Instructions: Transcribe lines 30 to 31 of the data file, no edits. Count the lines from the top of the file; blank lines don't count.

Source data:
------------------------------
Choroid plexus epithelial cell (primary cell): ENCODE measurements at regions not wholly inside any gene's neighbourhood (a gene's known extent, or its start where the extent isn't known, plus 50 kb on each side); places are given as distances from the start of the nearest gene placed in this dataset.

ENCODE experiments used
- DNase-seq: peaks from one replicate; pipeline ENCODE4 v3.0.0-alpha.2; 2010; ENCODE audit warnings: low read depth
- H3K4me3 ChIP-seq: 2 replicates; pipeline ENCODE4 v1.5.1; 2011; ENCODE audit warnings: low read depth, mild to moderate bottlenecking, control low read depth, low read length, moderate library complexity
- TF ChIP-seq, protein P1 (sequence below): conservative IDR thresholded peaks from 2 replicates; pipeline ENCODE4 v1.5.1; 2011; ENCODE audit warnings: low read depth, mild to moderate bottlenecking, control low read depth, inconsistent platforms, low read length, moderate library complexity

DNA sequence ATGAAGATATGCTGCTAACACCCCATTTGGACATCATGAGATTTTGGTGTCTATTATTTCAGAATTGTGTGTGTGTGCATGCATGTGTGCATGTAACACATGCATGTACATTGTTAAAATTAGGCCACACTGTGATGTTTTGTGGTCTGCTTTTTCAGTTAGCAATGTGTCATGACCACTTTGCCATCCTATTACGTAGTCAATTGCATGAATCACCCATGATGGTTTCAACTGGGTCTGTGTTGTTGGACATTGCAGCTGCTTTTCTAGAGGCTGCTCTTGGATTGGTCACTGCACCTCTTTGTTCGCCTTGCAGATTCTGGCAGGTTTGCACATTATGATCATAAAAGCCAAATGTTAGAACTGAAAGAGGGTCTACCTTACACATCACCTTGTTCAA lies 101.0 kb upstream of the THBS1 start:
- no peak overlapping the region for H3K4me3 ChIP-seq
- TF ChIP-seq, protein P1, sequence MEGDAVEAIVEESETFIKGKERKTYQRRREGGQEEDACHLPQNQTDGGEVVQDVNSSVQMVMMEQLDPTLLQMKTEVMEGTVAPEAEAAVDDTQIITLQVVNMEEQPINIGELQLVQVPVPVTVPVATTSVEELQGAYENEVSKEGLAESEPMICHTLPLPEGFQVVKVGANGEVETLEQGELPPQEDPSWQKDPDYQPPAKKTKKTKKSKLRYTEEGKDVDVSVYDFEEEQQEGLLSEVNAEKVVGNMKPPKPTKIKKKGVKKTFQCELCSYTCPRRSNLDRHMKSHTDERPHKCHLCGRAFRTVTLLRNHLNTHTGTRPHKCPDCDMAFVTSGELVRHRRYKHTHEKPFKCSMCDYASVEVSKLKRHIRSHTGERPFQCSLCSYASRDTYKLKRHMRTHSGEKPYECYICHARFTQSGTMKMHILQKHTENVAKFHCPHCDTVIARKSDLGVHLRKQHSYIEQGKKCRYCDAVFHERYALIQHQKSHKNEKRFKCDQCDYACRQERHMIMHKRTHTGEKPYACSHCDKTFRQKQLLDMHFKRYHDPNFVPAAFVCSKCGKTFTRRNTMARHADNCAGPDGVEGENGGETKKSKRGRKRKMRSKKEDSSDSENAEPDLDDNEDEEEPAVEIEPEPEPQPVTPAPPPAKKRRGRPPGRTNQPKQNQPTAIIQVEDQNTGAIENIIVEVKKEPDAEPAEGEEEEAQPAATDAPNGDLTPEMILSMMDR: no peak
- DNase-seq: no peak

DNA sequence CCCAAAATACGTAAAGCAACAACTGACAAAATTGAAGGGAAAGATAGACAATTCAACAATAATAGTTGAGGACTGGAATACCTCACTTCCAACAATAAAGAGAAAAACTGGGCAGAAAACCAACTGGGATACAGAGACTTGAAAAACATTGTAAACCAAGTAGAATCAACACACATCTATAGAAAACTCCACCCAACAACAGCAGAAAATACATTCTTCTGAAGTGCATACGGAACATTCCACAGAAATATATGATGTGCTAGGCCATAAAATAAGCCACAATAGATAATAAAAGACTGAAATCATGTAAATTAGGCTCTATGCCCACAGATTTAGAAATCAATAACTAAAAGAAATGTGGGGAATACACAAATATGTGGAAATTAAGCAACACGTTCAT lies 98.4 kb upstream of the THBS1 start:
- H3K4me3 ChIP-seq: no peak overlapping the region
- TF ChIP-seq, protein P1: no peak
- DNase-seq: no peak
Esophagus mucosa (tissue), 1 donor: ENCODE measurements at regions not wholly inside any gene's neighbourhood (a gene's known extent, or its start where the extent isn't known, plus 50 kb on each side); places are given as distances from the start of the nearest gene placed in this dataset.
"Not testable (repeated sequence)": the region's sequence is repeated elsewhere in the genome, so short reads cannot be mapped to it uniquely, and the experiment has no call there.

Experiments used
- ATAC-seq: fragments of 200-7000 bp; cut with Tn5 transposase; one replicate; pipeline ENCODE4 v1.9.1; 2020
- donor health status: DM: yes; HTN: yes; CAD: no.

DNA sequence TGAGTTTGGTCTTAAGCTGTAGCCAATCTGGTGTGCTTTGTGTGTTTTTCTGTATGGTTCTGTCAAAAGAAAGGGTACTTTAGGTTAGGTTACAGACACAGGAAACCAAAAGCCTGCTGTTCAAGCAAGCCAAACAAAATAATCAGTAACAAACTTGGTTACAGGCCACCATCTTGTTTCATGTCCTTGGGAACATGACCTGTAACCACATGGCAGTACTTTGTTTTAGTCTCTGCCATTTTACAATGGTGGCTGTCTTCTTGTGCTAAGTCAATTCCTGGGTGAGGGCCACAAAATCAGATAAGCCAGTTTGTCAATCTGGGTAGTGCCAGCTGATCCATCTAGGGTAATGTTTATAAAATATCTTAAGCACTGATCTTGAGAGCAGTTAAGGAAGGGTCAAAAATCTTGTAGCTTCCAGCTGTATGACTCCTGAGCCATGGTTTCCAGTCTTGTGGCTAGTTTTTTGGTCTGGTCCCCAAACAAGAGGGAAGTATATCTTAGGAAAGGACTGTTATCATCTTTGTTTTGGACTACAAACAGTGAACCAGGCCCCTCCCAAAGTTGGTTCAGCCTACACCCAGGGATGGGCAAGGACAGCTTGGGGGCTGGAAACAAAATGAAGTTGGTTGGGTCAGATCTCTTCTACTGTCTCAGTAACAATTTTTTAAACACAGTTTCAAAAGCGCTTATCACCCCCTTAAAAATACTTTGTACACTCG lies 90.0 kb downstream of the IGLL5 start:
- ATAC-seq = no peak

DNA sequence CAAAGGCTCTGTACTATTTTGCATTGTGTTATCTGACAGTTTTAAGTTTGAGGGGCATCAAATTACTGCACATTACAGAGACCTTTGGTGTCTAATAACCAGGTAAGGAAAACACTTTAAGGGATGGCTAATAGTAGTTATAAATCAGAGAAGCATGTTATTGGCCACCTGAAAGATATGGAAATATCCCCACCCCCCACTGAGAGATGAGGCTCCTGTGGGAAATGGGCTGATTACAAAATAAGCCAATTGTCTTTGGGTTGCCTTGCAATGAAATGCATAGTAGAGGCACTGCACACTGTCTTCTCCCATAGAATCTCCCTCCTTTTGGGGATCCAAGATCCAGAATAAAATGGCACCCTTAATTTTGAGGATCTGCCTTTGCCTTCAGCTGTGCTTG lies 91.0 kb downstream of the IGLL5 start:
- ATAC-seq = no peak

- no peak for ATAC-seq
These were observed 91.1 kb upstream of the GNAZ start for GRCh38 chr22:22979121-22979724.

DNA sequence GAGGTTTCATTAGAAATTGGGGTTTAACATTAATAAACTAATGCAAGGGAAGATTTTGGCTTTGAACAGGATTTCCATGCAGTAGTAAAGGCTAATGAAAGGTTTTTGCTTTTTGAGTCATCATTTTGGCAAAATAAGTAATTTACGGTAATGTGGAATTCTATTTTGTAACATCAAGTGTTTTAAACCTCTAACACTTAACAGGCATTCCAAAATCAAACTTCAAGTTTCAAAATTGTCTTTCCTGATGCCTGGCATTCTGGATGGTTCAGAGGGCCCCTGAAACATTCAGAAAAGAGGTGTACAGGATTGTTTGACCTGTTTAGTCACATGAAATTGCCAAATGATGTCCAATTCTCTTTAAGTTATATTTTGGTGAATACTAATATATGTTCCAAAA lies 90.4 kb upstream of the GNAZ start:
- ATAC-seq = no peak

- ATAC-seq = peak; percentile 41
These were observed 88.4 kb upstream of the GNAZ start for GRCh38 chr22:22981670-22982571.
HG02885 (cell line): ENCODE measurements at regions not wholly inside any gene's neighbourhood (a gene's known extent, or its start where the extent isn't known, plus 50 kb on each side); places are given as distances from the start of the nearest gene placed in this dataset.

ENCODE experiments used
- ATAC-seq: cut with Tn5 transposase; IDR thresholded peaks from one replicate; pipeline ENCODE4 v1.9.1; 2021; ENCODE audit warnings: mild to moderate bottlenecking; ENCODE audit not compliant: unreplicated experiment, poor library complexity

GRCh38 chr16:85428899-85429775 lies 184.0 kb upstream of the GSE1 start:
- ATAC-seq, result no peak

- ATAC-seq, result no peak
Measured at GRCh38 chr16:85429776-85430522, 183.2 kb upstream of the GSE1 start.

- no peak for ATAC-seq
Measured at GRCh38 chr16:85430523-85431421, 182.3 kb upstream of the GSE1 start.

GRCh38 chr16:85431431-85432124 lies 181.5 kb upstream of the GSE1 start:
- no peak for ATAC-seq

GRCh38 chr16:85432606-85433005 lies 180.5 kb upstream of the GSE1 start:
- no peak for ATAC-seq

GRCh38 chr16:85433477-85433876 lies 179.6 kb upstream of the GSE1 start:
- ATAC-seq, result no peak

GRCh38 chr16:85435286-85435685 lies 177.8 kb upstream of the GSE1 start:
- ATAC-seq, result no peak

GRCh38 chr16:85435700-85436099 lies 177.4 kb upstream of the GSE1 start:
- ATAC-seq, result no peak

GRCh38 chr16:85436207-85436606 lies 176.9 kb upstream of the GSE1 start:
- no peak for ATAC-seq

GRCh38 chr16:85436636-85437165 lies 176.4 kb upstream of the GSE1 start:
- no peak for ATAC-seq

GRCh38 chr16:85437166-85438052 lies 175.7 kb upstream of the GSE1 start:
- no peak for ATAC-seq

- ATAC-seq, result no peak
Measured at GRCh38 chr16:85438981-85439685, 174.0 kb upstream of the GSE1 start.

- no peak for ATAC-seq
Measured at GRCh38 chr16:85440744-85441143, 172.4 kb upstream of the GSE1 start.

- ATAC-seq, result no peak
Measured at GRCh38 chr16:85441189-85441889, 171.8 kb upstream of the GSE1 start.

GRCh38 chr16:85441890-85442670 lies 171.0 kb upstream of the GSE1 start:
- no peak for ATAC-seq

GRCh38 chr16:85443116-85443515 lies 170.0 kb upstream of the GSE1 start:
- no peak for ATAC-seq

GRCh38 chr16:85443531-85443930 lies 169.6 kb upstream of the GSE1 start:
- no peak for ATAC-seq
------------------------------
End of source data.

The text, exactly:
ENCODE experiments used
- ATAC-seq: cut with Tn5 transposase; IDR thresholded peaks from one replicate; pipeline ENCODE4 v1.9.1; 2021; ENCODE audit warnings: mild to moderate bottlenecking; ENCODE audit not compliant: unreplicated experiment, poor library complexity